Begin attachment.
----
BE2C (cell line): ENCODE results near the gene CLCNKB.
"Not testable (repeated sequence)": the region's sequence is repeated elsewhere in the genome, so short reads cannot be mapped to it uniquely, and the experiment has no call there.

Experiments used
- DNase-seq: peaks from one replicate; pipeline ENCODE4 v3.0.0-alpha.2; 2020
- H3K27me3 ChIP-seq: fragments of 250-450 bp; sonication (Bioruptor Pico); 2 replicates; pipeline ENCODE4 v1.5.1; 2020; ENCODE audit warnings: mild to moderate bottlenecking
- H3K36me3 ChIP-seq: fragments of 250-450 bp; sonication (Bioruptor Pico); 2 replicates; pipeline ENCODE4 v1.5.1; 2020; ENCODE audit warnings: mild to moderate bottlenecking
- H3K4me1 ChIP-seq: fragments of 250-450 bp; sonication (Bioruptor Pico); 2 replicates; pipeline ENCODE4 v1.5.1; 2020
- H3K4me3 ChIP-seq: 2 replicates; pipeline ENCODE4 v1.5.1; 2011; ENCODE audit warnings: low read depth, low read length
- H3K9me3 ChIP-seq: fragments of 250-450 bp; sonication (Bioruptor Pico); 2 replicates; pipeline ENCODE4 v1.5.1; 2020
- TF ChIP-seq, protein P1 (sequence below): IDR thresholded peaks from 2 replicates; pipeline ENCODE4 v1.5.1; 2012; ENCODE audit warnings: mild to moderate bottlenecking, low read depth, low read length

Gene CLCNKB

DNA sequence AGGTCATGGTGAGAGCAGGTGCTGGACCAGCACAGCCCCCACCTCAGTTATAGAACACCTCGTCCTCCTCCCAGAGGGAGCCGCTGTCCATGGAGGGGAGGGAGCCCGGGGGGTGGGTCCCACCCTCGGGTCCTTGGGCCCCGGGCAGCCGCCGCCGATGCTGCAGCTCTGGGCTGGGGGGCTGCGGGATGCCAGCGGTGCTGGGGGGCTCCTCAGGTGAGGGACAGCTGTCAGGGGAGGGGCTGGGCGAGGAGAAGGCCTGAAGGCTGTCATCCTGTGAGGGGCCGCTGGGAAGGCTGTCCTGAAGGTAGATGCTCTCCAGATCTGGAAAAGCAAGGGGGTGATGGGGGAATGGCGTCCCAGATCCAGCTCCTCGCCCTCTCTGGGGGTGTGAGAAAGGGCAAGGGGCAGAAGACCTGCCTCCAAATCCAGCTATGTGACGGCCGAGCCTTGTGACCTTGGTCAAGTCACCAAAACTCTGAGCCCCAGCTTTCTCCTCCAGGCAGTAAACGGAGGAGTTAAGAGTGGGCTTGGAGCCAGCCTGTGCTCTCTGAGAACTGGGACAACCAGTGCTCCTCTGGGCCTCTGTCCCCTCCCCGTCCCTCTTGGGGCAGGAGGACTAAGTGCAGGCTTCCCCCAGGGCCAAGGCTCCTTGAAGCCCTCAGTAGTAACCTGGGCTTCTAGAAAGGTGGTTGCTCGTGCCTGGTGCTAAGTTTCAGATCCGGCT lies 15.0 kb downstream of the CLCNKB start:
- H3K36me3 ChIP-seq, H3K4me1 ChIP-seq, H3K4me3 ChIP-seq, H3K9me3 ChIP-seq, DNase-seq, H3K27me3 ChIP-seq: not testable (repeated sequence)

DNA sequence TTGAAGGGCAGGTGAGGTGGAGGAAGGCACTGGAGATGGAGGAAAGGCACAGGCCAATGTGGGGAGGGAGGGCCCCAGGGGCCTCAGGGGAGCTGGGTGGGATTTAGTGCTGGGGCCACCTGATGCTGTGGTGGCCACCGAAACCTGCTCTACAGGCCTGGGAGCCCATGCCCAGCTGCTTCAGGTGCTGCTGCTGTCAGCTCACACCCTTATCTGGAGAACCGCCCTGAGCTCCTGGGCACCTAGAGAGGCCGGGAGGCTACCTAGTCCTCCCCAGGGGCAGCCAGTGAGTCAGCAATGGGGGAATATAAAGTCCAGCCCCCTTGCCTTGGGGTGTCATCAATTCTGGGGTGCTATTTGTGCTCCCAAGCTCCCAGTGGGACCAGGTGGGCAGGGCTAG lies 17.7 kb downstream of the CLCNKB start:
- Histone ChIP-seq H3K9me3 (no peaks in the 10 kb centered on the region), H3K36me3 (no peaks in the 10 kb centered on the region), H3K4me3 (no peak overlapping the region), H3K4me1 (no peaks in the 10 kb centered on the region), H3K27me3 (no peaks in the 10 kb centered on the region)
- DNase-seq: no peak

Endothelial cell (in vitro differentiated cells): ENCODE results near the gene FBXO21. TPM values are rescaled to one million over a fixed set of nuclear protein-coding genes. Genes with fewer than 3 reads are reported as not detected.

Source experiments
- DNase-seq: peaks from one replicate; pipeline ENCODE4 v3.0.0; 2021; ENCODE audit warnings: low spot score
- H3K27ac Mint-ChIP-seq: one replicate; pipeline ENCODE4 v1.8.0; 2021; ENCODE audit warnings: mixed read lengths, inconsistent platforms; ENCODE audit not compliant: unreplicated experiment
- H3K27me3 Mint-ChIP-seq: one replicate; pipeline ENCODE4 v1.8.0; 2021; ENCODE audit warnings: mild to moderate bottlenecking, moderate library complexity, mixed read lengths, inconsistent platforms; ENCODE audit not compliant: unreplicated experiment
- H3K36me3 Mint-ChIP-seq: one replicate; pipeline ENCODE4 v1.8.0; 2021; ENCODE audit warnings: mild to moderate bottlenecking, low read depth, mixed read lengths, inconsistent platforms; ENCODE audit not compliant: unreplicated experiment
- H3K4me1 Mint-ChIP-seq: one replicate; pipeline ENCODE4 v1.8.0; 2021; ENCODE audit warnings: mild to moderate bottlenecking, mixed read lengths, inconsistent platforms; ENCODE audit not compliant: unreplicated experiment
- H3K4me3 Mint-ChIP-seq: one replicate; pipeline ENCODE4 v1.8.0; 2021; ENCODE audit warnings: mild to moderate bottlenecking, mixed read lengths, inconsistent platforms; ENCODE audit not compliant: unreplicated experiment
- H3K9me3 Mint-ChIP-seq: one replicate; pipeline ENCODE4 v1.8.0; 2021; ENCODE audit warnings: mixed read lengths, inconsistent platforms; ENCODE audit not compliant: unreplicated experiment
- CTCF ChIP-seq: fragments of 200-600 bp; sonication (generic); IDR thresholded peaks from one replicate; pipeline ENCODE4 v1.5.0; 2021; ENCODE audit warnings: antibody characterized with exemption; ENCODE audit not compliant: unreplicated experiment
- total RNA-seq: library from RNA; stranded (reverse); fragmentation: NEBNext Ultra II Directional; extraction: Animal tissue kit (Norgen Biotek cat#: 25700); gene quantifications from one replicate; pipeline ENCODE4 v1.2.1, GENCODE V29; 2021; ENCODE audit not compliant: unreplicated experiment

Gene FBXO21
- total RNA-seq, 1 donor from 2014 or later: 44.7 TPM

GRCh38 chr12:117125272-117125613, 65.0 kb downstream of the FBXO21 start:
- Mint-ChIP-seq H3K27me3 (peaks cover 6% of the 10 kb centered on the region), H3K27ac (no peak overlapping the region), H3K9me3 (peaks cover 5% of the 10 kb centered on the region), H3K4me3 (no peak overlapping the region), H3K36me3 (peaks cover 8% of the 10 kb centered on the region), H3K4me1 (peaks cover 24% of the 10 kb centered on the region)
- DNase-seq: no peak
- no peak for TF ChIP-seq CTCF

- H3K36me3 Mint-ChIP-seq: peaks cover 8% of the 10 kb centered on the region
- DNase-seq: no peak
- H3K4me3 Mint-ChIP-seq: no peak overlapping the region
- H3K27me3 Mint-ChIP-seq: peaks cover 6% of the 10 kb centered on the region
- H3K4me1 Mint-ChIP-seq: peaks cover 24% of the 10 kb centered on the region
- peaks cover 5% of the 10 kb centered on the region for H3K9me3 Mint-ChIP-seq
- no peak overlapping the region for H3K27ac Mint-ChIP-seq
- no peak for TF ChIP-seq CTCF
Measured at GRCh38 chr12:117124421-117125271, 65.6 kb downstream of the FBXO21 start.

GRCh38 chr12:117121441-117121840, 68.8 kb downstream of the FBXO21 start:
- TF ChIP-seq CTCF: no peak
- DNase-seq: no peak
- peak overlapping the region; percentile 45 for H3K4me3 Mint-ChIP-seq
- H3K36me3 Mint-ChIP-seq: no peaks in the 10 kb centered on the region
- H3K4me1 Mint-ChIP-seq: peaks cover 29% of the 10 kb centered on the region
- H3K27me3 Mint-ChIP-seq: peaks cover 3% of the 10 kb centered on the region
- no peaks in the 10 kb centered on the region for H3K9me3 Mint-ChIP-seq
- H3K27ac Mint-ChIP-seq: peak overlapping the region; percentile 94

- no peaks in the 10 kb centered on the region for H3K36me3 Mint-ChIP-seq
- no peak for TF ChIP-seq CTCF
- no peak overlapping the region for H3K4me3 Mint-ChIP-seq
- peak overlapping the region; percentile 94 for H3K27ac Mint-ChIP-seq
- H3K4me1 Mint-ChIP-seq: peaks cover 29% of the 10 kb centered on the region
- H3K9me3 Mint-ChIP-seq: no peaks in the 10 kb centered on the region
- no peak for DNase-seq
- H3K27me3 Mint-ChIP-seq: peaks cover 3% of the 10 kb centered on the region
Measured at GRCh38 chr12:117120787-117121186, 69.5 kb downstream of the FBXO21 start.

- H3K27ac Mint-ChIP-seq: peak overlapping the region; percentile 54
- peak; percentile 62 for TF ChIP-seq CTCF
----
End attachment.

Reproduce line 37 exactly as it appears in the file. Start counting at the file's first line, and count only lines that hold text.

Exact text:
- H3K27me3 Mint-ChIP-seq: peaks cover 6% of the 10 kb centered on the region